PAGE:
We’re waiting patiently for telescopes like the James Webb Space Telescope to see first light, and one of the reasons is its ability to study the atmospheres of exoplanets. The idea is to look for biosignatures: things like oxygen and methane. But a new study says that exoplanets with hydrogen in their atmospheres are a good place to seek out alien life.
This idea goes against the grain. Hydrogen is not commonly thought of as a biosignature, even though some bacteria produce it as they break down organic matter. But there are other reasons that make planets with hydrogen in their atmospheres solid targets in the search for life.
The new paper is titled “Laboratory studies on the viability of life in H2-dominated exoplanet atmospheres.” The lead author is Sara Seager, a well-known astrophysicist and planetary scientist at MIT. The paper is published the journal Nature Astronomy.
As Seager and her co-authors point out, hydrogen atmospheres are a desirable place to look for signs of life. It’s not because the hydrogen itself necessarily signals the presence of life. It’s because hydrogen is so much lighter than elements like nitrogen and oxygen, which are present in Earth’s atmosphere. That means that hydrogen atmospheres extend much further into space, and are more easily studied with our telescopes.
As the authors write, “The most observationally accessible rocky planet atmospheres are those dominated by molecular hydrogen gas, because the low density of H2 gas leads to an expansive atmosphere.”
That statement is not in any way controversial. But can life survive in an environment like that? “The capability of life to withstand such exotic environments, however, has not been tested in this context,” the researchers write. And that brings us to the meat of the study.
“We demonstrate that single-celled microorganisms (Escherichia coli and yeast) that normally do not inhabit H2-dominated environments can survive and grow in a 100% H2 atmosphere,” they write. From there the scientists point out the variety of gases that microorganisms can produce in a hydrogen atmosphere.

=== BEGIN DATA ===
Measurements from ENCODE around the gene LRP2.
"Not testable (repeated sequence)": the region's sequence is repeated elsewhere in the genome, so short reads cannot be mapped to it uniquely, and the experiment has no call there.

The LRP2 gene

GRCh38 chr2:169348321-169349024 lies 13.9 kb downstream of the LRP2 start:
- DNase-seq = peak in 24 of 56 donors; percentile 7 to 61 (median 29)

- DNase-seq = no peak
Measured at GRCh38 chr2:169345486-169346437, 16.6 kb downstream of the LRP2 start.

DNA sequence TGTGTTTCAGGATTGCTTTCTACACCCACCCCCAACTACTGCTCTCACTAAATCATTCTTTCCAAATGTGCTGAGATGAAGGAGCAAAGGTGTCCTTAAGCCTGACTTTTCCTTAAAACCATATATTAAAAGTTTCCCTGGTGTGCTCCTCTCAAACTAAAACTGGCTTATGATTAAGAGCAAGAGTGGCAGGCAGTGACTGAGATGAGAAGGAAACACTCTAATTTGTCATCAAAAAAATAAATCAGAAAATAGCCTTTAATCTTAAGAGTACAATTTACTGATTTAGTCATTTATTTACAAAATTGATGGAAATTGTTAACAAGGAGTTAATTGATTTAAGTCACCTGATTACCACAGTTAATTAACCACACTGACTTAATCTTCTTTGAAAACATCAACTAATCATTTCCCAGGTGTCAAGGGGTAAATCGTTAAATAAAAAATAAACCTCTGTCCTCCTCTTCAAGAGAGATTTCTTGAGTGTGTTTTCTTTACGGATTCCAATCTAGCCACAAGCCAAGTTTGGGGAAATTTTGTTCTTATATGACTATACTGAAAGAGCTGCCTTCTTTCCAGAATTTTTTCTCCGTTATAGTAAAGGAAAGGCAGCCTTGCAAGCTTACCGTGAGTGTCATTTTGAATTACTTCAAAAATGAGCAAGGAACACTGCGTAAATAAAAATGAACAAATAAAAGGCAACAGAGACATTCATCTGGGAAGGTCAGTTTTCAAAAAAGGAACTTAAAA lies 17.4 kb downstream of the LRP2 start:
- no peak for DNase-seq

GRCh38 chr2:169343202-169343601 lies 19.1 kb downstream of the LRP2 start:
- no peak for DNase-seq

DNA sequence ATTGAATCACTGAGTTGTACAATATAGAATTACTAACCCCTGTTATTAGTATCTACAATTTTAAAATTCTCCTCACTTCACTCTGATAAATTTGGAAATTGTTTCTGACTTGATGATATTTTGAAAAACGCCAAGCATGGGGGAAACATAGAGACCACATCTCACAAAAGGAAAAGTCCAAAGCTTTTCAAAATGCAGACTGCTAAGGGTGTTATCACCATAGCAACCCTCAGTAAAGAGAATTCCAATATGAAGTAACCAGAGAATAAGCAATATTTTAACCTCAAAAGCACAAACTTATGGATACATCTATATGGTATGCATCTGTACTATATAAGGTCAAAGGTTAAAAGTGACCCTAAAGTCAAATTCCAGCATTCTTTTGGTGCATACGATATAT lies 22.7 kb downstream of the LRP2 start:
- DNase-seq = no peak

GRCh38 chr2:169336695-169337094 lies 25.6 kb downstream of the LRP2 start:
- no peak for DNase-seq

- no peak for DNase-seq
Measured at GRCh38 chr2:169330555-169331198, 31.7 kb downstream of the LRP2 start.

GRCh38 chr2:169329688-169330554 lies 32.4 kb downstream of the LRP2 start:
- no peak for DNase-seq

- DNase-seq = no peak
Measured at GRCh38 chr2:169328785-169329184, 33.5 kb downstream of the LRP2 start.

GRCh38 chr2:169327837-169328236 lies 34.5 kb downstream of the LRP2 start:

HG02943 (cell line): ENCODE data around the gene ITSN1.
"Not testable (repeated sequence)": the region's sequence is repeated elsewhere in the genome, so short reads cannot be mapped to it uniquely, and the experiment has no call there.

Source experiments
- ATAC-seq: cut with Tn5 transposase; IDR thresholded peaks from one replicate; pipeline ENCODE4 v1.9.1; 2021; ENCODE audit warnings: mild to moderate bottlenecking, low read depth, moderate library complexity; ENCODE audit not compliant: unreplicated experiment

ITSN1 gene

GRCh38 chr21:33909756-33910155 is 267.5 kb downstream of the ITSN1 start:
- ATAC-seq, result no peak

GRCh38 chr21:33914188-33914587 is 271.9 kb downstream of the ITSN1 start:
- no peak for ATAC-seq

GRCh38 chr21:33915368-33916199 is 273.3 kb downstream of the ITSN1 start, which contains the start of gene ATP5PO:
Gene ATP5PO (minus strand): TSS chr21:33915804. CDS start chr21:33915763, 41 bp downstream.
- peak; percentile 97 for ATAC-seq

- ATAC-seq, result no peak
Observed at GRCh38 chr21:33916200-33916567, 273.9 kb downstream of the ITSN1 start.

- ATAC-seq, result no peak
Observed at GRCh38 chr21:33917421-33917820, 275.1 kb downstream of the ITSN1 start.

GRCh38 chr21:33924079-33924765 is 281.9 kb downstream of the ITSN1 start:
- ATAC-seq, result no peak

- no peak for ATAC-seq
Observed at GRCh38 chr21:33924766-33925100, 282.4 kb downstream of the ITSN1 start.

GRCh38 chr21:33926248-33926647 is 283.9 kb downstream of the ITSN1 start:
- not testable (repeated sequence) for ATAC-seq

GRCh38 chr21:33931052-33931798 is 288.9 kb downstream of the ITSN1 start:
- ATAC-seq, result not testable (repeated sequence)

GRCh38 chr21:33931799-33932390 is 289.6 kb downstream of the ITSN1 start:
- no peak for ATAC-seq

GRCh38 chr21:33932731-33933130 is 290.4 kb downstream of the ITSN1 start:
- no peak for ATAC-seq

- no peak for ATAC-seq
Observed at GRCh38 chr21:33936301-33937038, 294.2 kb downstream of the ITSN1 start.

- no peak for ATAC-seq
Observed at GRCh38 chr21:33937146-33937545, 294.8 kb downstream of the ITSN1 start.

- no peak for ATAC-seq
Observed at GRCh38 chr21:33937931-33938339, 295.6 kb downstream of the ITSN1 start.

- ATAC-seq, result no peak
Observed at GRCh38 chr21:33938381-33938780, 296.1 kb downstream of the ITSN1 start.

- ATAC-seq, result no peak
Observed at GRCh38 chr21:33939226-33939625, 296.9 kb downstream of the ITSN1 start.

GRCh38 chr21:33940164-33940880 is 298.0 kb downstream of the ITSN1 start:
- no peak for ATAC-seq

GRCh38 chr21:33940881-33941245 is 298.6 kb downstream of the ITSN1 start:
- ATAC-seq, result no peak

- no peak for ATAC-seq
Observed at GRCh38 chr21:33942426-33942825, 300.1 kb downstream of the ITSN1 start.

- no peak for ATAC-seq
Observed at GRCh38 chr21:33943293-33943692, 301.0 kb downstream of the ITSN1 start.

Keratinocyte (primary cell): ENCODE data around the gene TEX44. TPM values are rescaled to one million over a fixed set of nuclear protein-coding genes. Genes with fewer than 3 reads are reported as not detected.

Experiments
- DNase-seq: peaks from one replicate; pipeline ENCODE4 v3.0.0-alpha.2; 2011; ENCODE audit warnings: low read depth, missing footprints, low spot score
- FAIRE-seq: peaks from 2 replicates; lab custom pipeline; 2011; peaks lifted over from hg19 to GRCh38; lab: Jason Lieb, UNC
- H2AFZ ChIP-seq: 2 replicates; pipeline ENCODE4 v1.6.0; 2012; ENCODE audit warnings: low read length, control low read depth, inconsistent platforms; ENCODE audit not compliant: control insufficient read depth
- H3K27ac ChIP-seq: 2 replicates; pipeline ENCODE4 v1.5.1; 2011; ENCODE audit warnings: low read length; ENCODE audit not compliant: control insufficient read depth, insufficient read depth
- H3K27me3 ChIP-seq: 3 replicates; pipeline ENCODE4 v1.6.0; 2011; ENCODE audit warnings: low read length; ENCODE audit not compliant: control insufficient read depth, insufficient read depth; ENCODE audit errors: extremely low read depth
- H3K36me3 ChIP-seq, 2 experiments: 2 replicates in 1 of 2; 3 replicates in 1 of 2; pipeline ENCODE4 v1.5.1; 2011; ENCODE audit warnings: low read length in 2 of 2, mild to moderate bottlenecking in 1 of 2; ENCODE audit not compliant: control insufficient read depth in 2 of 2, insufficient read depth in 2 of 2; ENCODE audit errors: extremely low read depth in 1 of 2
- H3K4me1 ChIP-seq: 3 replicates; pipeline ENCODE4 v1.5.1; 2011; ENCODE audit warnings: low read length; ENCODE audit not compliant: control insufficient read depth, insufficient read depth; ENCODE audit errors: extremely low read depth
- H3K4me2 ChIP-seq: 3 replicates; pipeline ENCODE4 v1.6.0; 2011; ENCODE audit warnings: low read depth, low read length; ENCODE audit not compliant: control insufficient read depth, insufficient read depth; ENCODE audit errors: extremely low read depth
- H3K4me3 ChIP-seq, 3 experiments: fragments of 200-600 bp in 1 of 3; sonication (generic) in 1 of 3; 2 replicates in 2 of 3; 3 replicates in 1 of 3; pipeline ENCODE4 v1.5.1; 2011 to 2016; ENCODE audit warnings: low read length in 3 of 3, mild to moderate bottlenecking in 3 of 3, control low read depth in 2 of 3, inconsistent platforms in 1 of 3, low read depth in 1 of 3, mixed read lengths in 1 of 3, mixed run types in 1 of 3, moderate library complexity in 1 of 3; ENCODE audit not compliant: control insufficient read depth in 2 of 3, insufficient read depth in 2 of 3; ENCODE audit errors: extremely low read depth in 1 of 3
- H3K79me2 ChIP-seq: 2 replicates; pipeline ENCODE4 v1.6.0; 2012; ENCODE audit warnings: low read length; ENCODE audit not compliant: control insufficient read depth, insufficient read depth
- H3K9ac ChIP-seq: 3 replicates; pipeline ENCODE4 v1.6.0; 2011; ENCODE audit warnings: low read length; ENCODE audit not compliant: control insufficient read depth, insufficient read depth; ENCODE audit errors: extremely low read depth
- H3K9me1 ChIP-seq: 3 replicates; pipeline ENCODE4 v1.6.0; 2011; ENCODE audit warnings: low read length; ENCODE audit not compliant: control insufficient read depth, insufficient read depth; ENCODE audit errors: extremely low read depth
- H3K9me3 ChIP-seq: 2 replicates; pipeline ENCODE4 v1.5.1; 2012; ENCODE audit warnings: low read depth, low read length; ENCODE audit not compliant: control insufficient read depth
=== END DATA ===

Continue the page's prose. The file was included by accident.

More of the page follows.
“We also describe the astonishing diversity of dozens of different gases produced by E. coli, including many already proposed as potential biosignature gases…” write Seager and her colleagues. That includes a laundry list of biosignatures: nitrous oxide, ammonia, methanethiol, dimethylsulfide, carbonyl sulfide and isoprene.
The scientists point out that these are lab results, and they say that lab experiment like theirs can help identify which alien atmospheres might host detectable life.
In a press release, Seager said: “There’s a diversity of habitable worlds out there, and we have confirmed that Earth-based life can survive in hydrogen-rich atmospheres. We should definitely add those kinds of planets to the menu of options when thinking of life on other worlds, and actually trying to find it.”
In Earth’s deep past, the atmosphere was much different than today. There was no oxygen, and the atmosphere contained carbon dioxide, methane, and a small amount of hydrogen. Then came what’s known as the Great Oxygenation Event (GOE), or as some dramatic types like to call it, “The Oxygen Holocaust.”
During the GOE, the history of the Earth changed course. Around 2.4 billion years ago, evidence shows that molecular oxygen began to accumulate in the atmosphere. That oxygen had a biological source: cyanobacteria.
Cyanobacteria, or blue-green algae, were among Earth’s first life-forms. As they changed the atmosphere to an oxidizing atmosphere, other life went extinct. In fact, almost all life on Earth at the time went extinct, while at the same time, the way was paved for multicellular life.
But even after the GOE, hydrogen lingered in Earth’s atmosphere. And some ancient lines of life, including methanogens, consume it. Methanogens live in extreme environments on Earth, places like hot springs, deep in desert soil, deep in ice, and in hydrothermal vents. There, they eat hydrogen and carbon dioxide, and produce methane.